Dan Fienen

It has been noted on Fox, that it has become standard training in police forces around the country to recognize that for a suspect to be placed or left on their stomach without hands cuffed behind their backs, much less knelt on,carries a high risk of killing the suspect and it is not to be done. But then that's Fox so it's probably wrong or hopeless biased.
Pr. Daniel Fienen
LCMS

James J Eivan


Quote from: "Charles" "Austin" on May 29, 2020, 07:05:57 PMI'm glad we are both on the same side on this, especially since "James" seems to have gone off his already shaky rails, and that others here have noticed his terrible reactions. He may need our pity more Than our correction.
'"Charles" "Austin" seems rather anxious to have someone join him on his already shaky rails due to his disingenuous and otherwise minimizing comments pertaining to rightfully honoring our military on Memorial Day.  His repeated child like use of scare quotes unfortunately reflects his boorish selfish nature.


Perhaps this excursus into thread drift will lead to less thread drift in the future.

Donald_Kirchner

Quote from: Newt Kerney on May 29, 2020, 10:43:21 PM
I hope that  the charges and punishment include State charges to make sure that the happy pardon pen of the current occupant of the People's House does not bail him out with a pardon as he has done to racist sheriffs, and others who have betrayed their oaths to serve.  ( a certain Navy Seal comes to mind)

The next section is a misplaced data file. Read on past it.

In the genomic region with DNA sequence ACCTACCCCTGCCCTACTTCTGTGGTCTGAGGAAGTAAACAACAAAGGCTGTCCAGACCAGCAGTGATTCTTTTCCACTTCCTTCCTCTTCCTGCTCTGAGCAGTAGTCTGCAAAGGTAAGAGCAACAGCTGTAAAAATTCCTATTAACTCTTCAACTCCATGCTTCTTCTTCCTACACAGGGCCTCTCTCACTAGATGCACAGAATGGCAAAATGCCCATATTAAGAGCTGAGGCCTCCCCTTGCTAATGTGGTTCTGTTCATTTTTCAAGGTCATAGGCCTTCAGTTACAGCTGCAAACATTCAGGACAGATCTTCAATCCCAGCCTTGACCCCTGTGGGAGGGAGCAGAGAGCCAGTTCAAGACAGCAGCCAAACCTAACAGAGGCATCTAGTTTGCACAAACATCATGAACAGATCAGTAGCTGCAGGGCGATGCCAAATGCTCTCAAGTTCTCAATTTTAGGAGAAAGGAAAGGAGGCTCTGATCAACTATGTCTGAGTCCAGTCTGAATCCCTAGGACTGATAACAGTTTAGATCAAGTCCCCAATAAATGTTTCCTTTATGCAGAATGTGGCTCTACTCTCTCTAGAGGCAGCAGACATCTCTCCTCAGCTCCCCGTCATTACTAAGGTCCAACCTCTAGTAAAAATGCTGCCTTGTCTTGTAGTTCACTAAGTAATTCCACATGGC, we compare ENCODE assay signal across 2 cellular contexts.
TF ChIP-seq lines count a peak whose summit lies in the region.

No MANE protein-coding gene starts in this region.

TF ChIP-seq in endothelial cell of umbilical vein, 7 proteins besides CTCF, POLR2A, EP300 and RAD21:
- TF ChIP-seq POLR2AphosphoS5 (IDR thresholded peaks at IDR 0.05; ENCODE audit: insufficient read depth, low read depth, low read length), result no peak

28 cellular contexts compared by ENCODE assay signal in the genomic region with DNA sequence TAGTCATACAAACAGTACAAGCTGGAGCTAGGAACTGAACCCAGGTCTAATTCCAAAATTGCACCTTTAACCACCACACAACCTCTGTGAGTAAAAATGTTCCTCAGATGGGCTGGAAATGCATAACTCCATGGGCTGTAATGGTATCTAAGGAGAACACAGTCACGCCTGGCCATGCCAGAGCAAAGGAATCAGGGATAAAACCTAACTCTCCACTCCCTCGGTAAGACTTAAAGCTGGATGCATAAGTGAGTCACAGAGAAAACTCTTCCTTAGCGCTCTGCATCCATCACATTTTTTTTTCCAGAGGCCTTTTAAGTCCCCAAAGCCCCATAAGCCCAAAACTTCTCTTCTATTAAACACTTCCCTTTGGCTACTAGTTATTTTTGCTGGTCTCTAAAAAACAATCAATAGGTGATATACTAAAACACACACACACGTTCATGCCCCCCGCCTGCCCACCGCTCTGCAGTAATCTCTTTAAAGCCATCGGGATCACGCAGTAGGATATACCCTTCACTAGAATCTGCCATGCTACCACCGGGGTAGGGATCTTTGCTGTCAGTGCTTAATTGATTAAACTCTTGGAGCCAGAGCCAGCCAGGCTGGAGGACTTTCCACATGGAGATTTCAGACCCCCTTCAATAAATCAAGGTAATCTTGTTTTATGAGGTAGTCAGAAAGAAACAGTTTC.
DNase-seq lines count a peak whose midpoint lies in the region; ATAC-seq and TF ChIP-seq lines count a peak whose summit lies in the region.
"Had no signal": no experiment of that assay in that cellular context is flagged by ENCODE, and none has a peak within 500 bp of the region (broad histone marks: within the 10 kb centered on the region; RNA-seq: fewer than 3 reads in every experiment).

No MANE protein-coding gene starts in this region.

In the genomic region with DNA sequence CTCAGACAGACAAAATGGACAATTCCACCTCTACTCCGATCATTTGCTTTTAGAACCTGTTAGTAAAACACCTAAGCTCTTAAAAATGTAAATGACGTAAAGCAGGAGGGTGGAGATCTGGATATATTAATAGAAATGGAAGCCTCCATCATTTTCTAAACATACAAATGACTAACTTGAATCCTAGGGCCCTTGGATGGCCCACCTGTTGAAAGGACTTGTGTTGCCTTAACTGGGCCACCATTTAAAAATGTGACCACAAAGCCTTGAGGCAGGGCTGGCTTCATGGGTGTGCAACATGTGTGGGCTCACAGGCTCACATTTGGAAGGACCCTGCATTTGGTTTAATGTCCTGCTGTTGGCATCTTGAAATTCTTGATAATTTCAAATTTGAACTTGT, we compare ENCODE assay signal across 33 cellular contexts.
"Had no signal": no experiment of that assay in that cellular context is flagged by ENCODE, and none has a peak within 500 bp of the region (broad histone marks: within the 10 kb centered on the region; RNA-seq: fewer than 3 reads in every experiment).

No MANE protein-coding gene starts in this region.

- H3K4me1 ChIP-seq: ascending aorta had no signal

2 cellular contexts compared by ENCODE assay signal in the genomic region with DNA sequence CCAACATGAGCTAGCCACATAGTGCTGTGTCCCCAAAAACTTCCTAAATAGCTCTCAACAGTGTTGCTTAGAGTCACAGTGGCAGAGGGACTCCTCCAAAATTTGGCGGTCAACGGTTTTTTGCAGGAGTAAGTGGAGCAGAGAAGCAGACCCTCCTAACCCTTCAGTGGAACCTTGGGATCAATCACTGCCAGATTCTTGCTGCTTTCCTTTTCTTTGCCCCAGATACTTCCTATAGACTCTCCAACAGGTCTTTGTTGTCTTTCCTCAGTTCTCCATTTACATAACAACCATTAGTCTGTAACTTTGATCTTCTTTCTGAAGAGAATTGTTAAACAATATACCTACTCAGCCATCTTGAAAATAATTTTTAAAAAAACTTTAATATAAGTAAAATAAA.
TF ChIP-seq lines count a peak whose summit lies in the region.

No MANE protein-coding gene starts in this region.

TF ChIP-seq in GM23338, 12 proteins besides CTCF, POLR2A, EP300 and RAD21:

Chauvin has been charged by the Hennepin County attorney, under state law. So rest easy.   ::)
Don Kirchner

"Heaven's OK, but it's not the end of the world." Jeff Gibbs

Matt Hummel

While I know that some may consider this thread drift, as we ponder the killing of a defenseless black life, let us consider that the leading cause of death among Black Americans is abortion. They are being eradicated at rates disproportionate to their population percentage. When we as a society say it is a meet, right, and proper thing to kill black people indiscriminately on one side of the cervix, why are we shocked when someone does it on the other side? Thoughts have consequences.
Matt Hummel


"The chief purpose of life, for any of us, is to increase according to our capacity our knowledge of God by all means we have, and to be moved by it to praise and thanks."

― J.R.R. Tolkien

Charles Austin

ELCA PASTOR. Iowa born and raised. Former journalist. Former news director and spokesman for the LCA. Former LWF staff in Geneva, Switzerland.  Parishes in Iowa. New Jersey and New York.  Retired in Minneapolis.